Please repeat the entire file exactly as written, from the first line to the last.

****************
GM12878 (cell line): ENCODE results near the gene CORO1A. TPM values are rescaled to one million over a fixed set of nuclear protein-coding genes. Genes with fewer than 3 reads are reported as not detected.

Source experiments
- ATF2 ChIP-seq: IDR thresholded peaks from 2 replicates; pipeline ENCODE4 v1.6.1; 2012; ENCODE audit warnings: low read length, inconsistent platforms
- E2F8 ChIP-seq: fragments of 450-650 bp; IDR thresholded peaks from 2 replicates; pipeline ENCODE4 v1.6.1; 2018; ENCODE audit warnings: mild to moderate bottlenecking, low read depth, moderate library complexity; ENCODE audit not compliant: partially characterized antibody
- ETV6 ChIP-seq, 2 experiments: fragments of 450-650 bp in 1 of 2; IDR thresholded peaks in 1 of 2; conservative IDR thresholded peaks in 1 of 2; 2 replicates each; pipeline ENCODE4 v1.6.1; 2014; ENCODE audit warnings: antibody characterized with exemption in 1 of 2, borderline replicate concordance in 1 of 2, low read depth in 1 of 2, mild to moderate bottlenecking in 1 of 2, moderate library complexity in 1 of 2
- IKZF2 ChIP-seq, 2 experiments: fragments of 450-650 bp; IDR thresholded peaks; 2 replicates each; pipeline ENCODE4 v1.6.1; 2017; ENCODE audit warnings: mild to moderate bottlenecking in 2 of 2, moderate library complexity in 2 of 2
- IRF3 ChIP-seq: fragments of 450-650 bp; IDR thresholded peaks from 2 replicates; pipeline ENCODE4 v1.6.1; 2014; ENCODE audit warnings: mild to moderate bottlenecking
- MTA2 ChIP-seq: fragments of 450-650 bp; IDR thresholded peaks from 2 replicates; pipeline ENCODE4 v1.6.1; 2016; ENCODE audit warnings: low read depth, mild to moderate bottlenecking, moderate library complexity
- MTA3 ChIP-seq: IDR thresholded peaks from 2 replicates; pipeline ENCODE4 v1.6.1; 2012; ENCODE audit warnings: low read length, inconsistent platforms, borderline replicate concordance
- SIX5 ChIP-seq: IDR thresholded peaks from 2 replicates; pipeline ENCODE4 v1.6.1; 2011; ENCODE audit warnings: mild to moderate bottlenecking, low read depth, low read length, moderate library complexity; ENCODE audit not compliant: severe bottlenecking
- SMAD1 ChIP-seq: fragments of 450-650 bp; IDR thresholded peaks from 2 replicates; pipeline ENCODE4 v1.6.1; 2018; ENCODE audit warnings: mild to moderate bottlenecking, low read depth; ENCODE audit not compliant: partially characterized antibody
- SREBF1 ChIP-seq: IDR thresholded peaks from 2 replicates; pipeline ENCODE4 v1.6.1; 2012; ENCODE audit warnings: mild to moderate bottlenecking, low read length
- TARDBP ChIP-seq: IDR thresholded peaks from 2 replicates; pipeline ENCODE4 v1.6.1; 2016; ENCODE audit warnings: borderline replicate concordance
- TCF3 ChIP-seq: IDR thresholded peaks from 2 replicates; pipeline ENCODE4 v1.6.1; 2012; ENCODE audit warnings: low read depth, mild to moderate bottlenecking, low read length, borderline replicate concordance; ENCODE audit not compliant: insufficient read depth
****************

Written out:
GM12878 (cell line): ENCODE results near the gene CORO1A. TPM values are rescaled to one million over a fixed set of nuclear protein-coding genes. Genes with fewer than 3 reads are reported as not detected.

Source experiments
- ATF2 ChIP-seq: IDR thresholded peaks from 2 replicates; pipeline ENCODE4 v1.6.1; 2012; ENCODE audit warnings: low read length, inconsistent platforms
- E2F8 ChIP-seq: fragments of 450-650 bp; IDR thresholded peaks from 2 replicates; pipeline ENCODE4 v1.6.1; 2018; ENCODE audit warnings: mild to moderate bottlenecking, low read depth, moderate library complexity; ENCODE audit not compliant: partially characterized antibody
- ETV6 ChIP-seq, 2 experiments: fragments of 450-650 bp in 1 of 2; IDR thresholded peaks in 1 of 2; conservative IDR thresholded peaks in 1 of 2; 2 replicates each; pipeline ENCODE4 v1.6.1; 2014; ENCODE audit warnings: antibody characterized with exemption in 1 of 2, borderline replicate concordance in 1 of 2, low read depth in 1 of 2, mild to moderate bottlenecking in 1 of 2, moderate library complexity in 1 of 2
- IKZF2 ChIP-seq, 2 experiments: fragments of 450-650 bp; IDR thresholded peaks; 2 replicates each; pipeline ENCODE4 v1.6.1; 2017; ENCODE audit warnings: mild to moderate bottlenecking in 2 of 2, moderate library complexity in 2 of 2
- IRF3 ChIP-seq: fragments of 450-650 bp; IDR thresholded peaks from 2 replicates; pipeline ENCODE4 v1.6.1; 2014; ENCODE audit warnings: mild to moderate bottlenecking
- MTA2 ChIP-seq: fragments of 450-650 bp; IDR thresholded peaks from 2 replicates; pipeline ENCODE4 v1.6.1; 2016; ENCODE audit warnings: low read depth, mild to moderate bottlenecking, moderate library complexity
- MTA3 ChIP-seq: IDR thresholded peaks from 2 replicates; pipeline ENCODE4 v1.6.1; 2012; ENCODE audit warnings: low read length, inconsistent platforms, borderline replicate concordance
- SIX5 ChIP-seq: IDR thresholded peaks from 2 replicates; pipeline ENCODE4 v1.6.1; 2011; ENCODE audit warnings: mild to moderate bottlenecking, low read depth, low read length, moderate library complexity; ENCODE audit not compliant: severe bottlenecking
- SMAD1 ChIP-seq: fragments of 450-650 bp; IDR thresholded peaks from 2 replicates; pipeline ENCODE4 v1.6.1; 2018; ENCODE audit warnings: mild to moderate bottlenecking, low read depth; ENCODE audit not compliant: partially characterized antibody
- SREBF1 ChIP-seq: IDR thresholded peaks from 2 replicates; pipeline ENCODE4 v1.6.1; 2012; ENCODE audit warnings: mild to moderate bottlenecking, low read length
- TARDBP ChIP-seq: IDR thresholded peaks from 2 replicates; pipeline ENCODE4 v1.6.1; 2016; ENCODE audit warnings: borderline replicate concordance
- TCF3 ChIP-seq: IDR thresholded peaks from 2 replicates; pipeline ENCODE4 v1.6.1; 2012; ENCODE audit warnings: low read depth, mild to moderate bottlenecking, low read length, borderline replicate concordance; ENCODE audit not compliant: insufficient read depth